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Tory Burch counterclaim vs Chris Burch

Tory Burch counterclaim vs Chris Burch

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Published by Forbes
Filed November 2012
Filed November 2012

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Published by: Forbes on Nov 26, 2012
Copyright:Attribution Non-commercial

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05/07/2013

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IN THE COURT OF CHANCERY OF THE STATE OF DELAWARE
 J. CHRISTOPHER BURCH,
et al.
,Plaintiffs,v.TORY BURCH,
et al.
,Defendants.))))))))))))))))))))))))C.A. No. 7921-CSTORY BURCH LLC,Counterclaim Plaintiff,v.J. CHRISTOPHER BURCH, JCBINVESTMENTS, LLC, C. WONDER LLC andRIVER LIGHT VENTURE PARTNERS LLC,Counterclaim Defendants.
COUNTERCLAIMS OF TORY BURCH LLC
Defendant-counterclaim plaintiff Tory Burch LLC (the “company”), by itsundersigned attorneys, alleges the following counterclaims against plaintiffs-counterclaim defendants J. Christopher Burch (“Chris” or “Chris Burch”), JCBInvestments, LLC, C. Wonder LLC and River Light Venture Partners LLC (“RiverLight”), upon knowledge as to itself, and otherwise upon information and belief, asfollows:
EFiled: Nov 05 2012 04:33PM EST
 
 Transaction ID 47555556Case No. 7921-CS
 
 
- 2 -
INTRODUCTION
1.
 
In the two-plus years leading up to the opening of his firstC. Wonder retail store in October 2011, Chris Burch repeatedly asked for and was givenfull and complete access to competitively sensitive information about the company andits best-selling products. Acting under a consulting agreement that paid him in excess of $11 million, Chris claimed that the purpose of these requests was to enable him to assistthe company in identifying factories that could manufacture Tory Burch products.2.
 
While Chris did tell the company that he was developing a new retailbrand, he led the company to believe that the brand would be selling an assortment of diverse products, including home goods, electronics, surfboards, motor scooters,refrigerators, washers and dryers, nondescript basic apparel, coffee makers, and vacuumcleaners. He did not in any way, shape or form reveal that he was copying the ToryBurch brand identity or using the company’s information to enrich himself at thecompany’s expense.3.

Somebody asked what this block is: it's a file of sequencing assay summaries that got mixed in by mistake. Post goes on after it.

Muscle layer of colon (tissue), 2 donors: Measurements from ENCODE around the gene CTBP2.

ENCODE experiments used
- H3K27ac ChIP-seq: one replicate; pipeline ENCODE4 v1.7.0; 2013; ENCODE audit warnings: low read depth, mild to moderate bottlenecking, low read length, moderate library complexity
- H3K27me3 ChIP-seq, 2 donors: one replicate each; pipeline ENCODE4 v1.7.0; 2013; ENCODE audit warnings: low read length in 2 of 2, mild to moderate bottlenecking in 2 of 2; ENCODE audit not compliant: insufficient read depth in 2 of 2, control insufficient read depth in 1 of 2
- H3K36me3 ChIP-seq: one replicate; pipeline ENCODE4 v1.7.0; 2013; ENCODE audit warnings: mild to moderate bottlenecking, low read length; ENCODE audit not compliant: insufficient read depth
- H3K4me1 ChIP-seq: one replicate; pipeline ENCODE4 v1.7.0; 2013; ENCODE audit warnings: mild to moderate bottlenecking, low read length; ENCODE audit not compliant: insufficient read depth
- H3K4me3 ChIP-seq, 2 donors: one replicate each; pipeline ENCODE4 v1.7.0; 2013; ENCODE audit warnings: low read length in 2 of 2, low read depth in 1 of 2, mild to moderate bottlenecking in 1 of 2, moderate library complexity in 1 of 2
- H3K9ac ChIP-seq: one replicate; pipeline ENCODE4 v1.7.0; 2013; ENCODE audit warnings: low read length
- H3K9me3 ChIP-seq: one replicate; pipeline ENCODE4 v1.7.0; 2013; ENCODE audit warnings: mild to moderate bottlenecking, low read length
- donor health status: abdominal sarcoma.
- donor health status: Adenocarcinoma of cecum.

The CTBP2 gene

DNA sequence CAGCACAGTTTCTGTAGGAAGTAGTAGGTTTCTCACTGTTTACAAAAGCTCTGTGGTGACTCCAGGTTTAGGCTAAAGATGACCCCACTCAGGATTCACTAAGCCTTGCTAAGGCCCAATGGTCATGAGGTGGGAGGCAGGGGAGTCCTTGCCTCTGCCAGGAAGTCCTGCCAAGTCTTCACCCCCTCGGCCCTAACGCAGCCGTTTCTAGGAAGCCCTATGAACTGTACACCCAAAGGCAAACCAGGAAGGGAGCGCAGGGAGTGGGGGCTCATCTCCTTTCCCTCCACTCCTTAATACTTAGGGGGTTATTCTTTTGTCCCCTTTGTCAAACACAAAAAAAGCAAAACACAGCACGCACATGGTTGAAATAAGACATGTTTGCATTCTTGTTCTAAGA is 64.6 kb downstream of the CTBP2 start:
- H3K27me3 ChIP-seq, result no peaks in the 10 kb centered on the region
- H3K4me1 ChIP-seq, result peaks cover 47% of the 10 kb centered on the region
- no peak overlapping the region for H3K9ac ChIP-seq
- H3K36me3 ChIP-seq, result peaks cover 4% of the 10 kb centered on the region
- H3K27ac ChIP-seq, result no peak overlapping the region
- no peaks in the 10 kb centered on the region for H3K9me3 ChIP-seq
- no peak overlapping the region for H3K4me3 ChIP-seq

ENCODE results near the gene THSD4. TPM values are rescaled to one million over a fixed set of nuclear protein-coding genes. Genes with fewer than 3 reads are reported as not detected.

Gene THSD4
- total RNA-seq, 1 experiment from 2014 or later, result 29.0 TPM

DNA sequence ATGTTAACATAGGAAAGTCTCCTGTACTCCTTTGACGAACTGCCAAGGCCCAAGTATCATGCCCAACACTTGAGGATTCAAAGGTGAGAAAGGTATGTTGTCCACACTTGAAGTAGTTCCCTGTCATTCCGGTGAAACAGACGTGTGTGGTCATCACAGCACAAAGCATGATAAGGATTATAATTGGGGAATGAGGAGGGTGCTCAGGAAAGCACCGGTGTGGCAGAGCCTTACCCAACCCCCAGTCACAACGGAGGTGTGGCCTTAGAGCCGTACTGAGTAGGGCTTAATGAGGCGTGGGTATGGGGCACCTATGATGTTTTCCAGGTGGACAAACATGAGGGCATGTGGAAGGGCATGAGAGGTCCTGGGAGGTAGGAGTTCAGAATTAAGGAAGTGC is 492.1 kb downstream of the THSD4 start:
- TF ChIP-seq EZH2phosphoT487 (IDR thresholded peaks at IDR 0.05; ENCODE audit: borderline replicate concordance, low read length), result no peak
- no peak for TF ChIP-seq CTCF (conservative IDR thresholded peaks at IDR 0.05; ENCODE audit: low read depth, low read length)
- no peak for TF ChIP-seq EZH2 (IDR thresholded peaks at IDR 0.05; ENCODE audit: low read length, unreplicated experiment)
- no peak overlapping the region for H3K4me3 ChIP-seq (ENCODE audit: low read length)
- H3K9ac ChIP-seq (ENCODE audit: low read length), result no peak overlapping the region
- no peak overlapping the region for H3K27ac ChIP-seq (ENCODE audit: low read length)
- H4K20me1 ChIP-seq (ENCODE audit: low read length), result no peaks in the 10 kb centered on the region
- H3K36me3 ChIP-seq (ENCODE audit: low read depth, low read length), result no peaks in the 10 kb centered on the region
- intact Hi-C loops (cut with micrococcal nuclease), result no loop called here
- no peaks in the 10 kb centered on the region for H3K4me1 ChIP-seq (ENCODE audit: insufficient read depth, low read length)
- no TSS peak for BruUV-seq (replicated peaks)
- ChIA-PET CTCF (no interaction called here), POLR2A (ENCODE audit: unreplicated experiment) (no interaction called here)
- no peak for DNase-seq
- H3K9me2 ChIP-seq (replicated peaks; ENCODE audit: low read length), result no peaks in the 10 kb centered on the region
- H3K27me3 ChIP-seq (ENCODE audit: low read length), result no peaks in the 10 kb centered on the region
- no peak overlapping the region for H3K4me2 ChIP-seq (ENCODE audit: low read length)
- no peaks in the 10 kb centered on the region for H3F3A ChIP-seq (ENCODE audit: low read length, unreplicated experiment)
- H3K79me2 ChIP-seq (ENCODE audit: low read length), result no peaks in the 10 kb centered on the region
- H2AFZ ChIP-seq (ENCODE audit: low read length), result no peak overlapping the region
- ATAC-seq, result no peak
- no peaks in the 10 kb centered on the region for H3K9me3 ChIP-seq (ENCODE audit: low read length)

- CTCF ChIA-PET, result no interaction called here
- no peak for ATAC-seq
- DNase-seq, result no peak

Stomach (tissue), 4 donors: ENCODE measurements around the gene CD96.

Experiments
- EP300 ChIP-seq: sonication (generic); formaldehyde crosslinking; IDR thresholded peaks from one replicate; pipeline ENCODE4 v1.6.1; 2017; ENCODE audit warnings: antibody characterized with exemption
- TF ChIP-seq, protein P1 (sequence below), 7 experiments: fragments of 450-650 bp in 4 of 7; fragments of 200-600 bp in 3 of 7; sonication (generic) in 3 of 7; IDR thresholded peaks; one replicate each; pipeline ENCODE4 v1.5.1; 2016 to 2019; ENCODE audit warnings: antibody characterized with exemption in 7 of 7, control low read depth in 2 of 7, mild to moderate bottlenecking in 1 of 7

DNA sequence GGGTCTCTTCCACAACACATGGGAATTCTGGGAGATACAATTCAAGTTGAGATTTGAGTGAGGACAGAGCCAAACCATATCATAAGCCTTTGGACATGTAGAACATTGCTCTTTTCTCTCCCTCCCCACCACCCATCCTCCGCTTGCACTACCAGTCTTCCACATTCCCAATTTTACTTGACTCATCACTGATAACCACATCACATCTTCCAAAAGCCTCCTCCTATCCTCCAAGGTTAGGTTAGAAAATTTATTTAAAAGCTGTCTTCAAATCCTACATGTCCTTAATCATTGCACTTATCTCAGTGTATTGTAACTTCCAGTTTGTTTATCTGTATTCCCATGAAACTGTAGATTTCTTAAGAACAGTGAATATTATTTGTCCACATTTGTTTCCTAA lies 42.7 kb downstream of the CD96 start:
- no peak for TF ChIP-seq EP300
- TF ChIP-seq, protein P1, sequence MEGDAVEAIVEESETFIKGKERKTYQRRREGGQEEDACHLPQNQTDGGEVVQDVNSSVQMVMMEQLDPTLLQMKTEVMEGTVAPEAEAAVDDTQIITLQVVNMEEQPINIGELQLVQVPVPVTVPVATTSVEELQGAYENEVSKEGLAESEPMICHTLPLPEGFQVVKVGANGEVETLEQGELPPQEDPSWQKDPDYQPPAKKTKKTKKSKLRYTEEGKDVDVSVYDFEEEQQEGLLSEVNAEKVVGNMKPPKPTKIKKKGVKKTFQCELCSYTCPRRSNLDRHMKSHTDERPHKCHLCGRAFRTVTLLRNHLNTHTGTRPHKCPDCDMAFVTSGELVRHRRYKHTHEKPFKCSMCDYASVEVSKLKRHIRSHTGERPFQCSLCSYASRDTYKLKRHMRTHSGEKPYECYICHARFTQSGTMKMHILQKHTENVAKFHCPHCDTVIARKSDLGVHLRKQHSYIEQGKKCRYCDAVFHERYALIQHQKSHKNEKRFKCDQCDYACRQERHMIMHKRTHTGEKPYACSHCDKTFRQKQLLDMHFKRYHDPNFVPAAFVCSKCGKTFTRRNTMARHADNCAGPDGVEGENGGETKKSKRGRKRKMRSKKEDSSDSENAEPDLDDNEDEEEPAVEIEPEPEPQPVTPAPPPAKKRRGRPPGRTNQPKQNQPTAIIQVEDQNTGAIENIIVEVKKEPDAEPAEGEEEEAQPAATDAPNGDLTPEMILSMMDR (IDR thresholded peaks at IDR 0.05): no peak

In October 2011, the company learned that Chris had deceived it asto his true plans and intentions. At that time, Chris revealed his first C. Wonder store inSoHo, located just a short walk from the original Tory Burch store. The store copied theTory Burch brand image — from the lacquered front doors, to the store fixtures, to thefurnishings, area rugs and wall treatments, to the packaging design, to the merchandising.The store was stocked with mass-market versions of the top-selling Tory Burch items thatthe company had identified to Chris pursuant to contracts that required him to keep thatinformation in confidence and use it only to advance the company’s interests and not his
 
- 3 -
own. The trade and popular press and industry observers all recognized C. Wonder forwhat it was: a cheapened, lower-quality version of the Tory Burch brand. Theconfidential information that Chris obtained from the company while serving as Co-Chairperson of its board and while making millions of dollars as a company consultantwas invaluable to his efforts to launch his knockoff brand.4.
 
Chris tried to excuse his actions by invoking Section 3.10 of thecompany’s operating agreement. But that provision does not give directors license toknock off the company’s brand. To the contrary, it expressly states that the right tocompete is qualified and limited by the directors’ other contractual and legal obligations.Chris’s contracts with the company — specifically the operating agreement itself and hisconsulting agreement — prohibit him from using the company’s confidential informationfor his own purposes and provide that any ideas and developments relating to Chris’swork with the company belong to the company. Chris violated all of these contractualobligations, as well as his fiduciary duties of loyalty and candor. As such, he can find noprotection in Section 3.10 of the company’s operating agreement.5.
 
In the months that followed the opening of the first C. Wonder store,the company sought to arrive at a consensual resolution of its dispute with Chris. Duringthat same time, the company continued “Project Amethyst,” an effort to find a newinvestor that would buy half of Chris’s stake in the company at a price that he wouldaccept. Five of the company’s seven directors — Tory and her designee on the board, thetwo designees of the company’s other major equity holder and an independent director jointly selected by all of the other directors (including Chris) — concluded in good faith

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